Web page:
BENTONVILLE, ARK. — Wal-Mart Stores, Inc. delivered better-than-expected sales results at its U.S. stores in the recent quarter, driven in part by recent e-commerce efforts. Comparable sales increased 1.6%, with traffic up 1.2%.
|Doug McMillon, president and c.e.o. of Wal-Mart|
“This was our eighth consecutive quarter of positive comp sales and our seventh consecutive quarter of positive traffic,” said Doug McMillon, president and chief executive officer, during an Aug. 18 earnings call with financial analysts.
Net income attributable to Wal-Mart Stores in the second quarter ended July 31 was $3,773 million, equal to $1.21 per share on the common stock, up 8.6% from $3,475 million, or $1.08 per share, in the same period a year ago. Revenue increased 0.5% to $120,854 million from $120,229 million. Excluding foreign currency translation, revenue increased 2.8% over the past year.
“We continue to see proof that our customers enjoy a seamless shopping experience,” Mr. McMillon said. “The distinctions that we talk about today between stores, apps, pickup, delivery and sites are continuing to blur into the background for customers. For them, it’s just Wal-Mart.”
Building on this foundation, Wal-Mart earlier this month agreed to acquire on-line retailer Jet.com for $3.3 billion in cash in addition to $300 million of Wal-Mart shares to be paid over time.
“Operating Walmart.com and Jet.com will allow us to reach even more customers and drive a higher level of growth more quickly,” Mr. McMillon said. “One of the things we like about the technology they have developed is that it rewards customers in real time with savings on a basket of goods and puts them more in charge of the price they pay. This empowers customers in a way that is true to the spirit of Wal-Mart.
“When customers build a basket of goods on-line rather than ordering one item at a time, shipping economics are in their favor and ours. Wal-Mart’s advantage has always been in providing the lowest prices on a basket, and Jet has created a unique way to deliver the lowest cost basket on-line."
On completion of the acquisition, which remains subject to regulatory approval, Marc Lore, president and c.e.o. of Jet.com, will join Wal-Mart as its new president and c.e.o. of e-commerce. He will be responsible for both the Wal-Mart and Jet brands in the United States.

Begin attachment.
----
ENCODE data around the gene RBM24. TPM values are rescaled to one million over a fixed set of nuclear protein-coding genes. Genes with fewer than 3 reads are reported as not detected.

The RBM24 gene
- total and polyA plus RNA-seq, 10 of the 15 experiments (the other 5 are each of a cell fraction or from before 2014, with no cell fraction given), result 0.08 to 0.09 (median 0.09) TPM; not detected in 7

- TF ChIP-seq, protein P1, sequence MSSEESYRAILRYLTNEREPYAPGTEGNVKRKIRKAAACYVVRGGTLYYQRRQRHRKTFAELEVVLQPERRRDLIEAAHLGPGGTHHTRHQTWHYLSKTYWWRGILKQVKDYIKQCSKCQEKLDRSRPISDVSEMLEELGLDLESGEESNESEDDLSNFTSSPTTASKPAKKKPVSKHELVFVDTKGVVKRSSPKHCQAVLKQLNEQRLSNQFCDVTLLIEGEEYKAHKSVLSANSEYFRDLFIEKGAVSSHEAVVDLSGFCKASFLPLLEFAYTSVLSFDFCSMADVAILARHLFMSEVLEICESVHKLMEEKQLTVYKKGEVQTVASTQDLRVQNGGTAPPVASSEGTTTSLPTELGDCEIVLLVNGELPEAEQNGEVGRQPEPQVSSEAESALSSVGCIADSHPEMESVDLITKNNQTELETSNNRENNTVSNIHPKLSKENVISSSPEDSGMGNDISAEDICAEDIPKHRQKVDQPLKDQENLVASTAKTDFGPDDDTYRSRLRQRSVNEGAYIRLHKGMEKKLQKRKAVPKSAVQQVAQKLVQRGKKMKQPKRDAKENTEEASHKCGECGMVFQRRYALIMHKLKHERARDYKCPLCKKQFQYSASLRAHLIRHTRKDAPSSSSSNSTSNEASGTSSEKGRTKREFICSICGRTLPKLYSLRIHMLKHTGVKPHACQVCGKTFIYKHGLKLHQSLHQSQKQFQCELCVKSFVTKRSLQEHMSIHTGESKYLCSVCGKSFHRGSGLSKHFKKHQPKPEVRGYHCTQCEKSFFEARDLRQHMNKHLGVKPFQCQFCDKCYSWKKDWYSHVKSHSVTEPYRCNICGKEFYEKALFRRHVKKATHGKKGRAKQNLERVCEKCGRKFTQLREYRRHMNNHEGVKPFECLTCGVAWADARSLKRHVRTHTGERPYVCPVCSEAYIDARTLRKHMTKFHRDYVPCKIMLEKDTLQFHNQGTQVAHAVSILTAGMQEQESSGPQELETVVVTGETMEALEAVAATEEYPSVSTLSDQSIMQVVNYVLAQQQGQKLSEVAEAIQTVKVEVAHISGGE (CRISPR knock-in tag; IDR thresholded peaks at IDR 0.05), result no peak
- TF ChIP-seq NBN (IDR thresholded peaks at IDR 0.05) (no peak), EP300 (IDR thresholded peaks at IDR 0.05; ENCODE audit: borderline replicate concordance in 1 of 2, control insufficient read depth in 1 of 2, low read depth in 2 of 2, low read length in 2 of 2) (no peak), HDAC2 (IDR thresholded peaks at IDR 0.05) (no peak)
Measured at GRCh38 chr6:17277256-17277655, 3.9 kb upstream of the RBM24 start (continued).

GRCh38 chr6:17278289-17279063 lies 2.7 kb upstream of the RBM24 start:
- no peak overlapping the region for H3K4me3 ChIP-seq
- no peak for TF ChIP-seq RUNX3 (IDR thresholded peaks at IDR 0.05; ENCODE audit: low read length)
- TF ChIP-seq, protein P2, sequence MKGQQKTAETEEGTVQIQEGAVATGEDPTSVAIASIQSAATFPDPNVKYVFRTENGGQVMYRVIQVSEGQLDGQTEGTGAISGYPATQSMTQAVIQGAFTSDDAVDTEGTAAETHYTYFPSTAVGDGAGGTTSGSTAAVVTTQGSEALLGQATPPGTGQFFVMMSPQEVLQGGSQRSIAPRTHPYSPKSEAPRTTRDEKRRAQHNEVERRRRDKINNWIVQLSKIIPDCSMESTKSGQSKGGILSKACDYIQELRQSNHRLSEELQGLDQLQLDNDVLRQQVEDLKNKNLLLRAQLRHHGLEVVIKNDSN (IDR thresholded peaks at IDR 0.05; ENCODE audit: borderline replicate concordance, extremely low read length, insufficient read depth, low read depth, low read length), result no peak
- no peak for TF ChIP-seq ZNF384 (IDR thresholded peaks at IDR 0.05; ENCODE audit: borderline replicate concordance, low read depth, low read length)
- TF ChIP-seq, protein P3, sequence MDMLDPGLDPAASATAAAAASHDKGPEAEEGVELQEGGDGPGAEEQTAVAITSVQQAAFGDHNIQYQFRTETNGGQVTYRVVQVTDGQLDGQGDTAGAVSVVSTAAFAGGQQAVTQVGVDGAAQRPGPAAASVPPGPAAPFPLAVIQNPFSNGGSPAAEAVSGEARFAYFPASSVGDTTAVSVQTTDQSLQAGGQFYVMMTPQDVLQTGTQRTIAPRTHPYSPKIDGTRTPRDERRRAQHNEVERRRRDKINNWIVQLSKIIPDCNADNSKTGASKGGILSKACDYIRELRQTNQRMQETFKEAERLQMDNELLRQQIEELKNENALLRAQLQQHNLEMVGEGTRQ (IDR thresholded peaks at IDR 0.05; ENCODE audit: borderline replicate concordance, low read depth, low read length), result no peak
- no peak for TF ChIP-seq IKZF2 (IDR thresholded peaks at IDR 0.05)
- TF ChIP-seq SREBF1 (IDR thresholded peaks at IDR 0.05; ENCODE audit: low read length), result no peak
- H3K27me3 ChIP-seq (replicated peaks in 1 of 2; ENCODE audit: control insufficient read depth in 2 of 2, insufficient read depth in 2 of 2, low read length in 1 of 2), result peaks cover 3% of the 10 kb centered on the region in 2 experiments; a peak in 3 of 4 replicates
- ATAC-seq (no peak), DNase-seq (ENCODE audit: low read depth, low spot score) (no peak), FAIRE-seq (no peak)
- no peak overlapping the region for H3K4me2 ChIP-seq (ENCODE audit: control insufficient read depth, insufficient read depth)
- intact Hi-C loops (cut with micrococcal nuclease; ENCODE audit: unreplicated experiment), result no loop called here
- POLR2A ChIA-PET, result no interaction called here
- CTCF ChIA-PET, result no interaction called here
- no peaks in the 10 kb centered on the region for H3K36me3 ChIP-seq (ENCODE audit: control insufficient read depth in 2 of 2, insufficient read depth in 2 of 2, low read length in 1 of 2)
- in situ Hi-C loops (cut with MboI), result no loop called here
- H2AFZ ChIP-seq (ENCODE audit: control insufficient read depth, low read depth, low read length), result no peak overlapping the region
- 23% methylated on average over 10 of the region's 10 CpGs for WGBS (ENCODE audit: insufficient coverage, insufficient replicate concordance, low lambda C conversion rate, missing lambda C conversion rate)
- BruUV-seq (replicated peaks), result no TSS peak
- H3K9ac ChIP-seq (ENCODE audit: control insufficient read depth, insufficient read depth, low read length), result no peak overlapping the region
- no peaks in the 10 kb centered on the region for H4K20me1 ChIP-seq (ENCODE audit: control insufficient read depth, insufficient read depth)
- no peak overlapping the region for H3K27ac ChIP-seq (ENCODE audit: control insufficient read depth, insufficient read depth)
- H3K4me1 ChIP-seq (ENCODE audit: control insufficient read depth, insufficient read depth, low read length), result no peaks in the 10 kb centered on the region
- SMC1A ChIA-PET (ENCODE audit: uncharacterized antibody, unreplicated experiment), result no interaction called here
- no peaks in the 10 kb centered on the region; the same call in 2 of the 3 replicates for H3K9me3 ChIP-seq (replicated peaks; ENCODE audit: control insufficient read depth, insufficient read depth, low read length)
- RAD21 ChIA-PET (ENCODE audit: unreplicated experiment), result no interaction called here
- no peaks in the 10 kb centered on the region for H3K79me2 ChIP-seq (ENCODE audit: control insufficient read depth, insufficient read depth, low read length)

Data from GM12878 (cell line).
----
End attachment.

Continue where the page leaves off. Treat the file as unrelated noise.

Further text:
“Marc is a passionate merchant and innovative thinker who will definitely add value to our business,” Mr. McMillon said. “I look forward to working with him.”
Neil Ashe, who previously led Wal-Mart’s e-commerce effort, will leave the company at the end of the fiscal year.
“During Neil’s tenure, we more than doubled our e-commerce GMV (gross merchandise volume), became the second most trafficked e-commerce site in the U.S., re-platformed Walmart.com, opened a national fulfillment center network and most importantly, became known as a great place to work for talented technologists and e-commerce professionals in Silicon Valley.”
Additionally, Wal-Mart has made advancements in the United States on priorities to build digital relationships with customers, scale its assortment and expand on-line grocery, Mr. McMillon said.
“Customers also continue to enjoy our on-line grocery pickup service and give it high marks,” he said. “We added grocery pickup to 30 more markets this quarter, bringing our total to more than 60 markets and nearly 400 locations. It is gratifying to see how much of this service helps our customers save time.“Next, we are growing our marketplace offering at a strong pace. Since the beginning of the year, we have added about 7 million new items to the assortment and today offer approximately 15 million s.k.u.s (stock-keeping units).”